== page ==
The first reason is that even though it's true that you can send the data over a network connection just about as easily as between components on one machine, supporting such a distributed system in a meaningful way requires a lot more than just that. Suddenly, you add in requirements for authentication/security, locating a server for a particular service, etc. Solving these, in turn adds still more problems. Just for example, security often involves keys that are only valid for a limited period of time. That, in turn, requires synchronizing all the clocks in the network.

The second reason is that even though from a purely conceptual viewpoint, it doesn't matter whether a function is being called on machine A or machine B, from a practical viewpoint it often does. A network connection imposes much greater overhead than a normal function call -- enough more that you nearly need to take the difference in overhead into account when designing a system. If you're going to invoke a service on some machine that may be halfway across the country, connected by a dozen hops with an overhead in the range of tens or hundreds of milliseconds, you need to ensure that you make a *few* function calls, each of which accomplishes a great deal. Even via some neutral interface, if the caller and callee are on the same computer, we can expect the overhead of calling a "remote" function to be *much* lower -- nanoseconds to (possibly) low microseconds, not tens to quite possibly hundreds of milliseconds.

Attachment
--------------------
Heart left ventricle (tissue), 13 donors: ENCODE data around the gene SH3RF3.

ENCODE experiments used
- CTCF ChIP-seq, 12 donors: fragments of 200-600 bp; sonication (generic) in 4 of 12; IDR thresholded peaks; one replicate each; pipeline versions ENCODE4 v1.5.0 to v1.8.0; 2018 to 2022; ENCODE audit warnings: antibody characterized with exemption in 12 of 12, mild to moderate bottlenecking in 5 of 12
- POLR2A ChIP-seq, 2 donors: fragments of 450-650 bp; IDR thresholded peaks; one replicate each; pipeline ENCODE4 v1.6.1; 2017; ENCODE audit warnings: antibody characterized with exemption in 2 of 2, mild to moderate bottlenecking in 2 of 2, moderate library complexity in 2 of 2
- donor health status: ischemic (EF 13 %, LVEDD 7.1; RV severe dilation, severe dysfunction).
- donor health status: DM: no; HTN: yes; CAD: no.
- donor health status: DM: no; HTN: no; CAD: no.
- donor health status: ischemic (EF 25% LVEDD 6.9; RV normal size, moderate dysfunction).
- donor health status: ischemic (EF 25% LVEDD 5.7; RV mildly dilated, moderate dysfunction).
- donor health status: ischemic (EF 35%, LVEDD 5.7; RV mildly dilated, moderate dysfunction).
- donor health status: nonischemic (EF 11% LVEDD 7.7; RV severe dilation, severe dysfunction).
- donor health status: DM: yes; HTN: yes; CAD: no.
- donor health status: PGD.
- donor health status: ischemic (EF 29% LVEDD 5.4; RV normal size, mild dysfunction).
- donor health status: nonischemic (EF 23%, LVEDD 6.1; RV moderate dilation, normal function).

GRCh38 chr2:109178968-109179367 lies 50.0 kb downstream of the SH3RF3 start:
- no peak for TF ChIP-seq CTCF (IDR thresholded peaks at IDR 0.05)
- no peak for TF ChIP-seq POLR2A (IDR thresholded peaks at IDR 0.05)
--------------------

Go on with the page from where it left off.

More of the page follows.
These existing systems are poorly suited to the relatively small, simple, types of systems I have in mind. I do think something better could be done (or maybe just popularized -- D-Bus is actually quite good). I'm a lot less certain that anybody's putting much (if any) real effort into doing it though. Bottom line: for most practical purposes, you can't do it now, and probably won't be able to very soon either.

Sunday, September 11, 2011

More about version control

Over the last few weeks, I've been thinking a little more deeply about version control, and why I see it as a problematic situation at the present time.

After some thought, I've decided that the problem is that version control has been (and currently is) primarily oriented toward (what are intended to be) complete products. I think, instead, development in version control should be oriented toward components, with some defined protocols for those components to use when they talk to each other.